It is a decree stemming from the Revolution. This is the choice of the Tunisian people. It is well known that in every revolution there are injustices. With regard to this decree, it is the Tunisian people who enacted it and imposed the confiscation of property. In terms of universal values of human rights, the confiscation was always an additional sanction. The Tunisian people chose in this Revolution to go directly to pure and simple confiscation. We therefore implement this popular decision, while trying to ensure that it will be as fair and equitable as possible.

In the government, is there a discussion around the appropriateness of the confiscation? Is there any such discussion and what it is its outcome?

Very crucial files are on the table of the Cabinet meeting. There is now a body attached to the presidency of the government that handles this issue and we will have the opportunity to discuss it further with the Minister of Human Rights and Transitional Justice. Yes, there is debate on the confiscation and there are several opinions. There are those who ask and seek the extension of the list of people involved and there are those who say that this file should be closed as quickly as possible, while making a distinction between the financial component and the criminal part related to human rights.

What is the agreed position? We are talking increasingly of reconciliation!

Indeed, reconciliation is also our goal. This is the goal of all Tunisians, because the Revolution had truly marked a break with a regime and way of governance and government.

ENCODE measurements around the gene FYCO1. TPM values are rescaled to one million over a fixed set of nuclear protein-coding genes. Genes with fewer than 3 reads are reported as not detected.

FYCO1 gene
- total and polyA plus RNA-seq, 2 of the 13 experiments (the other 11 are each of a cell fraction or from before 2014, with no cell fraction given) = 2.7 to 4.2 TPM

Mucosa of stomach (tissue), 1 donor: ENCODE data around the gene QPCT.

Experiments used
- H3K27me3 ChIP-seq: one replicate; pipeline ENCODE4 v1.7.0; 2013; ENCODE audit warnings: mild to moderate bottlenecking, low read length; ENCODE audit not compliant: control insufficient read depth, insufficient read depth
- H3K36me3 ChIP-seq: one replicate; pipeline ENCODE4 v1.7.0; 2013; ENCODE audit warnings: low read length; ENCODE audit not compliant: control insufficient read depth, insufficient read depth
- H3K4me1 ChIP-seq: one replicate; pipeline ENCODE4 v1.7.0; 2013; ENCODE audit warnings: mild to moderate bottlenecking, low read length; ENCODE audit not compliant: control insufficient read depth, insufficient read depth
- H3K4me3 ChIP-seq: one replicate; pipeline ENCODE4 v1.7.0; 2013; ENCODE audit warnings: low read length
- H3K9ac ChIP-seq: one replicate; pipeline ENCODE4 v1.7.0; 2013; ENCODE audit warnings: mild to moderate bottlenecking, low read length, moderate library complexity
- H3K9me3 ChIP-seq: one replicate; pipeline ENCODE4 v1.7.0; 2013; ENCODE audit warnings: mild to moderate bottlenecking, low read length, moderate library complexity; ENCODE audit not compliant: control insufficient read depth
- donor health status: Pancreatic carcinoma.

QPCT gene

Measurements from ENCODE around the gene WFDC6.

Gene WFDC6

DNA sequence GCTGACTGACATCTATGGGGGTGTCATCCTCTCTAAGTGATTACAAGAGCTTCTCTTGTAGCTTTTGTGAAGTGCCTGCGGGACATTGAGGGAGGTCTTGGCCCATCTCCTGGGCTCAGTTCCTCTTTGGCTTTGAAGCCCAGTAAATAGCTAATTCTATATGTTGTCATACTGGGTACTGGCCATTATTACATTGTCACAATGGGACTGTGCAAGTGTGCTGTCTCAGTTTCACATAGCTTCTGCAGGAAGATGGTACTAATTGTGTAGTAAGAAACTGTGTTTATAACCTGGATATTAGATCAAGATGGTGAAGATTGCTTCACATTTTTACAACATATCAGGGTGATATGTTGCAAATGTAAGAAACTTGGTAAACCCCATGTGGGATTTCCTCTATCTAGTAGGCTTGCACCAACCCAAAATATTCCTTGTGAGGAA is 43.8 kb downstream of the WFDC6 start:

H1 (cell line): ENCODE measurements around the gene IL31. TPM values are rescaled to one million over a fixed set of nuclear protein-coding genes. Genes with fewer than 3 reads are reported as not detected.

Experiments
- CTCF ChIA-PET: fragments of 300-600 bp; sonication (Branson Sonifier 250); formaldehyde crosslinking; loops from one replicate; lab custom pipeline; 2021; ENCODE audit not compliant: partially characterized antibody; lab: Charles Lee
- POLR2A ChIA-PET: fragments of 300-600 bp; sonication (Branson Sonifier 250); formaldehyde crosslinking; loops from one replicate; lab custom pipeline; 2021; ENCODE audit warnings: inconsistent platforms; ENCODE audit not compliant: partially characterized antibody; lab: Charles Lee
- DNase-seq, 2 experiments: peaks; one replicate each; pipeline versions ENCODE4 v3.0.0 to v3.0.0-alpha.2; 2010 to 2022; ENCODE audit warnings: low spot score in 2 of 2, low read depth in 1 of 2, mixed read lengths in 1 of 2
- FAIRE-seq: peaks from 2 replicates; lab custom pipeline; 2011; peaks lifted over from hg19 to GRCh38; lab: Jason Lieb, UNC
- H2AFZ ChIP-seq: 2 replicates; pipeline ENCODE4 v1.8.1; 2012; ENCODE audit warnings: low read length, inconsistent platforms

This is a transition period. There is a tendency for reconciliation and we try to pass this period with minimal damage and maximum justice.

We know that a law on reconciliation is being prepared. Have you been able to see it?

The bill regarding this department [normal interpretation is that there will be a Ministry of Reconciliation] must be approved by the Constituent Assembly. I have not seen the draft law yet, but I think Minister Samir Dilou is working on this issue. What is certain is that we are all concerned with justice and very sensitive to this issue, since we have been victims ourselves and we suffered greatly from the transgression of human rights values.

Is there a tendency to move towards transactional justice through transitional justice, especially with the class of businessmen?

Actually, I am personally among the champions of transactional justice that will be beneficial to all Tunisians, including the Tunisian economy. Of course, crimes against the Tunisian government in financial and economic issues can be resolved through transactions with the class of Tunisian investors and businessmen. Now our main objective is to make a definitive break with the old way of corruption and governance and to provide opportunities for businessmen and investors who are one of the essential pillars of economic and financial development of our country.

Addressing Saudis, Hamadi Jbali had spoken about changing some laws to help foreign investment. In Tunis, we all thought of a possible change in the law on land properties, especially when one knows that, for example, the authorization of the Governor was always claimed, and has always been considered an obstacle. Are we going to see this change in the law on foreign investment?

This is a debate that should eventually be decided by the Constituent Assembly, by several actors and stakeholders. This is an issue for all Tunisians. It is halfway between two concepts that are the Tunisian sovereignty on one side and the patriotism on the other, between the requirements of globalization and the free movement of capital and investment. This is an international debate.

What will change?

We have to be more open, more flexible in terms of openness to foreign investment, especially since we have several investors in sight, including our friends and brothers of the Gulf countries and perhaps other countries like Turkey.

Our friends and brothers of the Gulf countries are still investing in real estate, a field related to the ownership of land!